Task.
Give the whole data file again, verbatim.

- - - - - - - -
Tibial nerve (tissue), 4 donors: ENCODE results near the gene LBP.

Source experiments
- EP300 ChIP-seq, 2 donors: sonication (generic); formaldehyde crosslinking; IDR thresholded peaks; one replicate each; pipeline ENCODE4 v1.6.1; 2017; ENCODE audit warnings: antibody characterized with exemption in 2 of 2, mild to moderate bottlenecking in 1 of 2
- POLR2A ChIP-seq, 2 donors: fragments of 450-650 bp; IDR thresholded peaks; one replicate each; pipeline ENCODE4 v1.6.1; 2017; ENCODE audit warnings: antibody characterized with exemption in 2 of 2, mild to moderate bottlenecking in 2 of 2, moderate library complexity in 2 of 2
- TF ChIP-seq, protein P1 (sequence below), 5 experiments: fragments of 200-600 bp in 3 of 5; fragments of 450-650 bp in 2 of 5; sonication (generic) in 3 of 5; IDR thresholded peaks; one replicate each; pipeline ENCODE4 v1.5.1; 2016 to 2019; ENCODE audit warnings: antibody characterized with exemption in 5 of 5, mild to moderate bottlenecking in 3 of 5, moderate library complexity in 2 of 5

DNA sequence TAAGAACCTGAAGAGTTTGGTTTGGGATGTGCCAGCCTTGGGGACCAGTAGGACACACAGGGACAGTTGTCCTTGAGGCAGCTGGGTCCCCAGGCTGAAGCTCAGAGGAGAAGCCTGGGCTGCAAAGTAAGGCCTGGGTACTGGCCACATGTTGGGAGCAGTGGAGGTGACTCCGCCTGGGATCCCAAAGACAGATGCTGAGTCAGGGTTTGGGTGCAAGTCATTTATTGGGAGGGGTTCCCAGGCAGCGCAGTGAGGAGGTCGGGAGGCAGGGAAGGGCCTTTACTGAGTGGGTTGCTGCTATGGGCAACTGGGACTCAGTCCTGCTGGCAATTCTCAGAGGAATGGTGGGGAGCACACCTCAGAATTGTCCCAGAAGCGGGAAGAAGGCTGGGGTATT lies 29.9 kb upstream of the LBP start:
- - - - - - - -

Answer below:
Tibial nerve (tissue), 4 donors: ENCODE results near the gene LBP.

Source experiments
- EP300 ChIP-seq, 2 donors: sonication (generic); formaldehyde crosslinking; IDR thresholded peaks; one replicate each; pipeline ENCODE4 v1.6.1; 2017; ENCODE audit warnings: antibody characterized with exemption in 2 of 2, mild to moderate bottlenecking in 1 of 2
- POLR2A ChIP-seq, 2 donors: fragments of 450-650 bp; IDR thresholded peaks; one replicate each; pipeline ENCODE4 v1.6.1; 2017; ENCODE audit warnings: antibody characterized with exemption in 2 of 2, mild to moderate bottlenecking in 2 of 2, moderate library complexity in 2 of 2
- TF ChIP-seq, protein P1 (sequence below), 5 experiments: fragments of 200-600 bp in 3 of 5; fragments of 450-650 bp in 2 of 5; sonication (generic) in 3 of 5; IDR thresholded peaks; one replicate each; pipeline ENCODE4 v1.5.1; 2016 to 2019; ENCODE audit warnings: antibody characterized with exemption in 5 of 5, mild to moderate bottlenecking in 3 of 5, moderate library complexity in 2 of 5

DNA sequence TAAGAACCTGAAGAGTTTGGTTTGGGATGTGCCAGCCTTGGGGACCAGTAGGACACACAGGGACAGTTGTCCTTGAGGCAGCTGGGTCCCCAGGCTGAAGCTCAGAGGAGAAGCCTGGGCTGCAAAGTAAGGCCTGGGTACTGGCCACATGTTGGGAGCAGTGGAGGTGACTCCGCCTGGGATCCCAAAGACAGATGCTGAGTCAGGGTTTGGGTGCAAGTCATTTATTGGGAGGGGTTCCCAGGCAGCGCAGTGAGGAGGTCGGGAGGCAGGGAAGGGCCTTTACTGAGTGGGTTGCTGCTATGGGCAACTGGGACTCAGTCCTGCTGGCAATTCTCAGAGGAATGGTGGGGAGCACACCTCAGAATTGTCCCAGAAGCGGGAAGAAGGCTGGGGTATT lies 29.9 kb upstream of the LBP start: